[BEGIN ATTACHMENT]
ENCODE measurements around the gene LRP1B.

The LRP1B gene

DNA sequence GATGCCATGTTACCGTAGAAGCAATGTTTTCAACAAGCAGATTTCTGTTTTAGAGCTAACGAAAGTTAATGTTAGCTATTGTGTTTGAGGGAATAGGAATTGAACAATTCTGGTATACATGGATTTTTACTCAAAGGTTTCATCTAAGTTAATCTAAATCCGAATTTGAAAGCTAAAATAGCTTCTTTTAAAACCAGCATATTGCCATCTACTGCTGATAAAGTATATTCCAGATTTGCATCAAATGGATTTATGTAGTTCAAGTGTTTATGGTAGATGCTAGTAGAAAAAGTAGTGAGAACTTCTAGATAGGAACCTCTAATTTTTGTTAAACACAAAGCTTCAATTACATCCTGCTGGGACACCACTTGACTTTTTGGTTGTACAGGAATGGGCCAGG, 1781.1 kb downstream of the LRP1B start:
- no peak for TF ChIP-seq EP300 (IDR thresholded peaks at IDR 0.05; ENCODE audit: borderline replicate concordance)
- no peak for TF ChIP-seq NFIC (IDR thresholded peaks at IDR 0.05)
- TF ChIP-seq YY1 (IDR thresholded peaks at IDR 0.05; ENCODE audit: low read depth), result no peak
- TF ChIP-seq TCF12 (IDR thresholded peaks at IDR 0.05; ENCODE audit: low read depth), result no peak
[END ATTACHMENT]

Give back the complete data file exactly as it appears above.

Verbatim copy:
ENCODE measurements around the gene LRP1B.

The LRP1B gene

DNA sequence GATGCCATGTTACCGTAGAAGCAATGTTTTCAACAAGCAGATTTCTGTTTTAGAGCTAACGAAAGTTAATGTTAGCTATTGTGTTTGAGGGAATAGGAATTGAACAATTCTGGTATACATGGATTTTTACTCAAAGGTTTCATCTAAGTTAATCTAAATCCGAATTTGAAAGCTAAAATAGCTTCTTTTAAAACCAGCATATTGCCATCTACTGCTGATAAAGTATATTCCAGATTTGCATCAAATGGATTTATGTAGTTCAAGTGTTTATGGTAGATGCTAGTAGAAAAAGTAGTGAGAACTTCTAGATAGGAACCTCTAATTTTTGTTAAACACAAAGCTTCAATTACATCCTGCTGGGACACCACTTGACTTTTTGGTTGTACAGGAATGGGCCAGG, 1781.1 kb downstream of the LRP1B start:
- no peak for TF ChIP-seq EP300 (IDR thresholded peaks at IDR 0.05; ENCODE audit: borderline replicate concordance)
- no peak for TF ChIP-seq NFIC (IDR thresholded peaks at IDR 0.05)
- TF ChIP-seq YY1 (IDR thresholded peaks at IDR 0.05; ENCODE audit: low read depth), result no peak
- TF ChIP-seq TCF12 (IDR thresholded peaks at IDR 0.05; ENCODE audit: low read depth), result no peak